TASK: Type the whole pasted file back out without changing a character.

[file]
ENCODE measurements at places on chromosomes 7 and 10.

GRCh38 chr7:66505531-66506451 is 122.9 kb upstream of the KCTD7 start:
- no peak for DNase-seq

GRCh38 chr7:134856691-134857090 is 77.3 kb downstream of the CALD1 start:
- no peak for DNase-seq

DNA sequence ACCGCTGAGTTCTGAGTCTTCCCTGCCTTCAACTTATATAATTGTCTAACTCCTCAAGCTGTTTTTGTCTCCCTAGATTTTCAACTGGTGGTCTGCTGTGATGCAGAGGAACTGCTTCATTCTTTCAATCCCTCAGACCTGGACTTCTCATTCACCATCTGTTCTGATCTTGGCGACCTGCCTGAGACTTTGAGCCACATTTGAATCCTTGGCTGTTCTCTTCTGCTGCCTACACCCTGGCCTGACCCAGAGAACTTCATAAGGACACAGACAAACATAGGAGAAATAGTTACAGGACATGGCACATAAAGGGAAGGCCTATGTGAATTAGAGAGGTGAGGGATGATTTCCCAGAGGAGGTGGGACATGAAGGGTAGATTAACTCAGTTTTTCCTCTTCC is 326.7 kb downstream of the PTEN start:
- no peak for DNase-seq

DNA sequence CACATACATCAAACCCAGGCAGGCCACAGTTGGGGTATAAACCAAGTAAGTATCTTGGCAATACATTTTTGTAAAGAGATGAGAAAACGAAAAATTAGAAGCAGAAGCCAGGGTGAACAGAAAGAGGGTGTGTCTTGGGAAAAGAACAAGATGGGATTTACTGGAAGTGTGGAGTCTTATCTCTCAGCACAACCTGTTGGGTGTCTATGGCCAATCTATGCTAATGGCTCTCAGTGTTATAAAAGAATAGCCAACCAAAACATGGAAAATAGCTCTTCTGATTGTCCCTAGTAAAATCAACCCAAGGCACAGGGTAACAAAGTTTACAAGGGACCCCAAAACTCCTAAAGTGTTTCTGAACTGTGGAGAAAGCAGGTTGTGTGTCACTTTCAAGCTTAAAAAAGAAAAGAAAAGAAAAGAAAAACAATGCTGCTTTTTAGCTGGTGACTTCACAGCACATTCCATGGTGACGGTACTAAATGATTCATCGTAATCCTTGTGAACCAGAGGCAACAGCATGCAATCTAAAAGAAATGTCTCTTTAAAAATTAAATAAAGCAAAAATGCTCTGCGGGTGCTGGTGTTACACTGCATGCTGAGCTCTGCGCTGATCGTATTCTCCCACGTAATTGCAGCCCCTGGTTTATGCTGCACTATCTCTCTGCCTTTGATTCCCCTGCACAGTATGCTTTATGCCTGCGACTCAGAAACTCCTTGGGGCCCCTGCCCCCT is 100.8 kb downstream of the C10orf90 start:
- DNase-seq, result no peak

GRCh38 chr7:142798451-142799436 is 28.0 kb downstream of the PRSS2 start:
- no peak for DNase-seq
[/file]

ENCODE measurements at places on chromosomes 7 and 10.

GRCh38 chr7:66505531-66506451 is 122.9 kb upstream of the KCTD7 start:
- no peak for DNase-seq

GRCh38 chr7:134856691-134857090 is 77.3 kb downstream of the CALD1 start:
- no peak for DNase-seq

DNA sequence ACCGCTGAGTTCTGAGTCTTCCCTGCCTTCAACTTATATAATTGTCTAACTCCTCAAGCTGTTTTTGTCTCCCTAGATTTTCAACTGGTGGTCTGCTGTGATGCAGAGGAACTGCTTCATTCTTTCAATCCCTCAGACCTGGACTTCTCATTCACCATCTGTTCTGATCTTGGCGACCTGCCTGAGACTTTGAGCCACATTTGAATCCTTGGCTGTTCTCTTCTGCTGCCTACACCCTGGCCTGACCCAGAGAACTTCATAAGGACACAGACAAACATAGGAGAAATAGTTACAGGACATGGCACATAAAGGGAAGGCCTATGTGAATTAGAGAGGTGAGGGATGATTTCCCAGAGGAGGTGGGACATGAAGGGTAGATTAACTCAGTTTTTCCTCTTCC is 326.7 kb downstream of the PTEN start:
- no peak for DNase-seq

DNA sequence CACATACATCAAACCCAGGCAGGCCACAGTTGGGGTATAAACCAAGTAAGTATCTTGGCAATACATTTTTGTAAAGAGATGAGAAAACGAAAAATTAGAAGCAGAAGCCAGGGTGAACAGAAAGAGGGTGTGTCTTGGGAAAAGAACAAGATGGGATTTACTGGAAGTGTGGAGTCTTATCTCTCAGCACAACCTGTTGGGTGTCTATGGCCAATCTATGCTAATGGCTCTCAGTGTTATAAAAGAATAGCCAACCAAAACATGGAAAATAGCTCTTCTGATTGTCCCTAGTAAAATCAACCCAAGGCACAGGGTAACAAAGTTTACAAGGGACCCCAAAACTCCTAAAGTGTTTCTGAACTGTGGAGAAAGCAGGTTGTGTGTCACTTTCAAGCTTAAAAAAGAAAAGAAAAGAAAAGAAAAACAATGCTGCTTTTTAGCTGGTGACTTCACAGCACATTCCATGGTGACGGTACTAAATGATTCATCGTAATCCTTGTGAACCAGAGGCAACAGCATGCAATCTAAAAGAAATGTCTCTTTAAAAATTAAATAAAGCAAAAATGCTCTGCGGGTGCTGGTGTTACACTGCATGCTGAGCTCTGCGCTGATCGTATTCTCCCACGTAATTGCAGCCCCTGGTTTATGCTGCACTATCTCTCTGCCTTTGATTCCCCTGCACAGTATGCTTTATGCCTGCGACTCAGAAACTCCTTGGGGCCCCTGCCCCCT is 100.8 kb downstream of the C10orf90 start:
- DNase-seq, result no peak

GRCh38 chr7:142798451-142799436 is 28.0 kb downstream of the PRSS2 start:
- no peak for DNase-seq